Women’s leader sees ‘new era’ at the Kotel

Women’s leader sees ‘new era’ at the Kotel

Slated to speak this week in New Brunswick, the executive director of Women of the Wall said she welcomes negotiations that would allow egalitarian prayer at Robinson’s Arch, an area adjacent to the Western Wall plaza and in direct contact with the Kotel.

“We decided to go into these negotiations because we have a vision,” said Lesley Sachs, whose organization has long fought for the right of women to pray wearing tallitot and tefillin and chant from the Torah at Judaism’s holiest site.

Last month, the organization’s multi-denominational board voted to join negotiations with the government’s secretary, who, Sachs said, is an emissary of Prime Minister Benjamin Netanyahu, to create “a pluralistic, equal, and fully integrated third section of the Kotel” to be governed by a board of Jewish leaders, 50 percent of whom will be women.

Sachs said WOW would like the new section to have easy and comfortable access and include a large entrance open 24 hours a day.

On Friday, Nov. 22, Sachs will speak about her group’s mission during Shabbat services at Anshe Emeth Memorial Temple in New Brunswick.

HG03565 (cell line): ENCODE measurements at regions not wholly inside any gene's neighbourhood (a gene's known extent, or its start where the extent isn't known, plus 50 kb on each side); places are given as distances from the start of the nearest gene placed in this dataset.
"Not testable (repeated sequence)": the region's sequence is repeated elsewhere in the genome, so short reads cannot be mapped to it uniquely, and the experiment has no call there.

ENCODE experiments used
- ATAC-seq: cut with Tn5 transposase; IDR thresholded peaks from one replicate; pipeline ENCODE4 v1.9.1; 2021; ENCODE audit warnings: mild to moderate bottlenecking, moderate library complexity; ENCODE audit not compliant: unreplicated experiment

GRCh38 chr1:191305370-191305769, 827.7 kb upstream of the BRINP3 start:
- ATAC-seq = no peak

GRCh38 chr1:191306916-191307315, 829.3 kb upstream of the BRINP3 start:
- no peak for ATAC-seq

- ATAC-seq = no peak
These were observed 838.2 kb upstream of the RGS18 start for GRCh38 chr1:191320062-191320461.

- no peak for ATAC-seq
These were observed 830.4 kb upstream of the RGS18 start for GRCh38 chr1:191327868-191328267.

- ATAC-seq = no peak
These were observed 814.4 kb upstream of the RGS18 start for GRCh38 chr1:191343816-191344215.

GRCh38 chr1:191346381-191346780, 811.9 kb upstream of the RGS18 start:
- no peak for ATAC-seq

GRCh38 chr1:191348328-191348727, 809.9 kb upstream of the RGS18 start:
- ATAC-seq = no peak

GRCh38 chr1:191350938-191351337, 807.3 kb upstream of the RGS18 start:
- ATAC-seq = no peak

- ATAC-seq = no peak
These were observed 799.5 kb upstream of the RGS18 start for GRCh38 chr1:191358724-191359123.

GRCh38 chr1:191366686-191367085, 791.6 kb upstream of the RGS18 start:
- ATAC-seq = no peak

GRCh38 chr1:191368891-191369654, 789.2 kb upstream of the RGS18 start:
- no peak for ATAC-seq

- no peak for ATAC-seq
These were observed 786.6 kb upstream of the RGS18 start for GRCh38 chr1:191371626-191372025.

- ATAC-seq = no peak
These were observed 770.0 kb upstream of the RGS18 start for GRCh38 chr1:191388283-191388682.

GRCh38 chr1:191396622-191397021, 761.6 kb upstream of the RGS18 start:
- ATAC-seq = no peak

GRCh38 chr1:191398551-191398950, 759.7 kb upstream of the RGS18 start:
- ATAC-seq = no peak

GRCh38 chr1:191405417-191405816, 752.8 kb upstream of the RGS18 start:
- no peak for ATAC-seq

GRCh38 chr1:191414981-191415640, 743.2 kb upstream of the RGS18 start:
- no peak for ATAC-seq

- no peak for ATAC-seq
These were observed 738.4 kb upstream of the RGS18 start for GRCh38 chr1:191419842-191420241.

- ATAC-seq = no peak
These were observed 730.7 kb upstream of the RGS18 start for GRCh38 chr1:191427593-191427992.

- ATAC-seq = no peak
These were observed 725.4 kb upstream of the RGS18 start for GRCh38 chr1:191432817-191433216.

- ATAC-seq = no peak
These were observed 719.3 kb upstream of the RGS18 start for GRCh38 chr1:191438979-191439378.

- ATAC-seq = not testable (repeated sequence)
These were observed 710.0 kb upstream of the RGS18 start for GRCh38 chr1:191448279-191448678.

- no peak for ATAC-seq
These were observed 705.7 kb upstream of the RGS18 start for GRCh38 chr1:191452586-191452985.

In an e-mail interview from Israel, Sachs said that “a new era” at the Kotel began with an April court ruling in the case of five women, including her, arrested for wearing their prayer shawls at the Western Wall. The magistrate found no cause for the arrest and ruled the women were not disturbing the peace by praying.

Police appealed the case but the ruling was upheld by Jerusalem District Court Judge Moshe Sobel, who ordered that women’s prayer must be legalized. That ruling gained the support of Israel’s attorney general as well as Minister of Justice Tzipi Livni.

Since then, the landscape has changed from one in which women at the Wall were arrested and harassed by police to one in which they are protected by authorities from angry protestors, who often surround them during their monthly Rosh Hodesh service.

Sachs, a native of South Africa whose family moved to Haifa when she was five, has long been an activist in the fight for religious pluralism and advancement of women in Israel. She is also director of Project Kesher and a founding member of the Pluralist Forum. She previously served as vice president of the World Union for Progressive Judaism, executive director of the Israel Religious Action Center and of Israel Women’s Network, and chair of the International Coalition for Aguna Rights.

Sachs said WOW’s new position of respectability was achieved with support from all over the world, especially North America.

“Our battle and victory are a result of a true partnership with liberal-thinking men and women in the Diaspora and in Israel,” she said. “Will we get everything we want? Probably not, but now it will be a new era at the Kotel for most Israelis and the Jews of the world. We know we have changed the way people think of the Kotel, the way people think of women and prayer.

“Women of the Wall has made a difference.”

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